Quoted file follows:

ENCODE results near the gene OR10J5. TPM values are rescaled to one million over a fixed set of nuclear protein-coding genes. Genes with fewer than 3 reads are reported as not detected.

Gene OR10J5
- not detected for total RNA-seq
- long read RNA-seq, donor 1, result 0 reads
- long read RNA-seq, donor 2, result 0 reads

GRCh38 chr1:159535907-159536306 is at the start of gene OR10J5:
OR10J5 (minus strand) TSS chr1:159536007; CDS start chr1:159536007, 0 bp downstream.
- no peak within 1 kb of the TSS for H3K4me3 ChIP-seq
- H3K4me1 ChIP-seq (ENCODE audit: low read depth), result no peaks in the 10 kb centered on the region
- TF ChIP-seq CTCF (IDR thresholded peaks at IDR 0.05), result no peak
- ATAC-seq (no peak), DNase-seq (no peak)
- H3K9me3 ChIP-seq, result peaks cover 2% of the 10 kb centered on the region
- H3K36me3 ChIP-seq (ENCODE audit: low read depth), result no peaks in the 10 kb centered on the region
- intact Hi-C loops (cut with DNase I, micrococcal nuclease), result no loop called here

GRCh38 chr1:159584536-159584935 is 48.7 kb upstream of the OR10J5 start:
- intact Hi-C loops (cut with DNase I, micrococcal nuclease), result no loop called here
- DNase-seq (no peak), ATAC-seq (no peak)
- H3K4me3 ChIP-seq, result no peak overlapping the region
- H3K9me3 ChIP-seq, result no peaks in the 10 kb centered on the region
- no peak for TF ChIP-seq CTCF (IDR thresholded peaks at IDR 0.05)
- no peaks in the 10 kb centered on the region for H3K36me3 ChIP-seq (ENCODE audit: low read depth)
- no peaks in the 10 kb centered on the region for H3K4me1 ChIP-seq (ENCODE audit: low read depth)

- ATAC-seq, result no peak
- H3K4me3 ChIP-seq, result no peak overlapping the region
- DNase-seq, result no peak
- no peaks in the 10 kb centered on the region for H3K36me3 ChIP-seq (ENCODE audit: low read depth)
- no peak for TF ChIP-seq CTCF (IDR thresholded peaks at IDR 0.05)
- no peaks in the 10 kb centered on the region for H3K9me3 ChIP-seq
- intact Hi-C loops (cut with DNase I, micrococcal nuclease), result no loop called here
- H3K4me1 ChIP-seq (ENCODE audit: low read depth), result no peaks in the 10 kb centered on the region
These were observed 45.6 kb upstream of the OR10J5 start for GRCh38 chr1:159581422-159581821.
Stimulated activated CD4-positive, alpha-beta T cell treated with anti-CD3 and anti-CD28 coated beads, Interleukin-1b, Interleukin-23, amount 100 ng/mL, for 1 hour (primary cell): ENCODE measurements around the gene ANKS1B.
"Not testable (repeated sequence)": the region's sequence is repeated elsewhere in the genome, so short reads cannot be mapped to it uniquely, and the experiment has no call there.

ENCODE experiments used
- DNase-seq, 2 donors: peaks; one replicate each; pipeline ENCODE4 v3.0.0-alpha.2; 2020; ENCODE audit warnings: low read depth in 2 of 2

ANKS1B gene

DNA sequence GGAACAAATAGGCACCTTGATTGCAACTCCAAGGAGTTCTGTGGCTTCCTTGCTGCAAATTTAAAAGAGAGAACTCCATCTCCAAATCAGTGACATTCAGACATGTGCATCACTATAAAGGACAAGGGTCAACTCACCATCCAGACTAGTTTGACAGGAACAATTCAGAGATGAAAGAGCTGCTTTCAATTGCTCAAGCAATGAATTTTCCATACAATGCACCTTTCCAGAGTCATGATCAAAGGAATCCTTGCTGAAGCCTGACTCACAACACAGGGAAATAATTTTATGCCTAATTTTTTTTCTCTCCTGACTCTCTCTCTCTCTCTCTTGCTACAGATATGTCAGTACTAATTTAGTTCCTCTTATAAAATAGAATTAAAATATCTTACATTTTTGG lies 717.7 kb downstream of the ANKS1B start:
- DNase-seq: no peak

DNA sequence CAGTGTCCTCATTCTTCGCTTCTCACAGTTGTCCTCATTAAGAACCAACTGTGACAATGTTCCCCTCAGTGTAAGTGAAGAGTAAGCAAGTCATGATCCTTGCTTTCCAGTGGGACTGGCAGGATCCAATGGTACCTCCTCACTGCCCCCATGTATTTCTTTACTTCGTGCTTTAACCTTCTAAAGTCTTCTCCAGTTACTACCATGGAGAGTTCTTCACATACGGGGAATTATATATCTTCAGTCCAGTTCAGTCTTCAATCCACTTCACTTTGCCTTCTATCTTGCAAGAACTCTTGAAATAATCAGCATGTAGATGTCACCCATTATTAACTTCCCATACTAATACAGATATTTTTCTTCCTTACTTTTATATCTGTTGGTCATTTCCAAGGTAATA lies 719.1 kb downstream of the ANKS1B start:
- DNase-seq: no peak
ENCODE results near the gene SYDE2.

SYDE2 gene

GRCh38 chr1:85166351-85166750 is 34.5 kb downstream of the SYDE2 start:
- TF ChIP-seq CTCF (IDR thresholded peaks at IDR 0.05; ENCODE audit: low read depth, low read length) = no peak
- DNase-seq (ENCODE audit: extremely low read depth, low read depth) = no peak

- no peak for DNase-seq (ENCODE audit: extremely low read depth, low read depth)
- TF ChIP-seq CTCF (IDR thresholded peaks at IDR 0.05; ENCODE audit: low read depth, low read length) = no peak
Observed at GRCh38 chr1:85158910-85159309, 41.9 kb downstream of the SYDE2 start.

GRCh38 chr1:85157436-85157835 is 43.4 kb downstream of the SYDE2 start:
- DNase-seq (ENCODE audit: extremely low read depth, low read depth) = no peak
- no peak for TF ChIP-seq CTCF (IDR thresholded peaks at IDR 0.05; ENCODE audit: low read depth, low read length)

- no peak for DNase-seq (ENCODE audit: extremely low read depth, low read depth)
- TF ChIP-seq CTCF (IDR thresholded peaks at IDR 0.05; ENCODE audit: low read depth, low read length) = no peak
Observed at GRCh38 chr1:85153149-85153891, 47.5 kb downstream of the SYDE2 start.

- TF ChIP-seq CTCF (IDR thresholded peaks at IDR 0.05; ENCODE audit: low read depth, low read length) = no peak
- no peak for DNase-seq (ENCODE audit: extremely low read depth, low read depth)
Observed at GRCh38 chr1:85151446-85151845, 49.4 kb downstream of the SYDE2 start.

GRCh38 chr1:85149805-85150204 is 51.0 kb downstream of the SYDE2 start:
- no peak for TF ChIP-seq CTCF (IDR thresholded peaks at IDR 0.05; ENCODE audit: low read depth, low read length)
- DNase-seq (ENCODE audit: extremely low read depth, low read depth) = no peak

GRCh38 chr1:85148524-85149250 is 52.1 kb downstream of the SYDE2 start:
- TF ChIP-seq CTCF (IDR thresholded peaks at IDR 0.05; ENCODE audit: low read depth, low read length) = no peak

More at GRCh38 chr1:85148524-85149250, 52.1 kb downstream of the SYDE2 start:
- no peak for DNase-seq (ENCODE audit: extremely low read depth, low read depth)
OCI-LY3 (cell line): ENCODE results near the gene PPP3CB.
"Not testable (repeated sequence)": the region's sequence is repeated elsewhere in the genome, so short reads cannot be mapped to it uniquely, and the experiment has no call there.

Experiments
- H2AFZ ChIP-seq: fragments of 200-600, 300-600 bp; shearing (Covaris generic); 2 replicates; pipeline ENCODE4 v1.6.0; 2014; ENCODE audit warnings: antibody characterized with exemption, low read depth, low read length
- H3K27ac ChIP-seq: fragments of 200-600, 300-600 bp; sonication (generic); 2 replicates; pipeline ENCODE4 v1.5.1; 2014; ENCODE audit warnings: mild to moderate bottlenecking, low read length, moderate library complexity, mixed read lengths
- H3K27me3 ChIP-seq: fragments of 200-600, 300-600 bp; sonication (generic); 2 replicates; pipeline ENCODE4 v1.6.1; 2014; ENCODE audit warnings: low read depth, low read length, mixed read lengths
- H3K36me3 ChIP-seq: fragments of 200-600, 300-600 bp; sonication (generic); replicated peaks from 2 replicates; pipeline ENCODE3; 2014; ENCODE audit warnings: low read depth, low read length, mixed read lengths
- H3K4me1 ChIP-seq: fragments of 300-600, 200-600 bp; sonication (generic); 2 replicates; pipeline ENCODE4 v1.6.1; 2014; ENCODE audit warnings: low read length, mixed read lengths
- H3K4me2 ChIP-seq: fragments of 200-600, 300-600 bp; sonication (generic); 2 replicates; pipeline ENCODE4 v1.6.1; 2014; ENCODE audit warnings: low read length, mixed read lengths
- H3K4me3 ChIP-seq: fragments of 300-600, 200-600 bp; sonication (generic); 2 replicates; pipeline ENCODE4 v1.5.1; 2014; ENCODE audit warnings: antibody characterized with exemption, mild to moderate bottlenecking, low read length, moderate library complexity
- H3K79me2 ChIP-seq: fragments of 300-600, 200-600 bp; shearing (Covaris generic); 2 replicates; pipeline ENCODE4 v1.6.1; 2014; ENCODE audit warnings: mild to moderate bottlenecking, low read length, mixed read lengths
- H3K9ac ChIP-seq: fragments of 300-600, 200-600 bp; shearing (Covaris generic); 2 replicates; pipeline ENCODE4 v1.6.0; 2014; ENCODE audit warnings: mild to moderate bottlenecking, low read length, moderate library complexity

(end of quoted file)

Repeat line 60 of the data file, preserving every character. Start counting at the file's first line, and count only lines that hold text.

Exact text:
- DNase-seq (ENCODE audit: extremely low read depth, low read depth) = no peak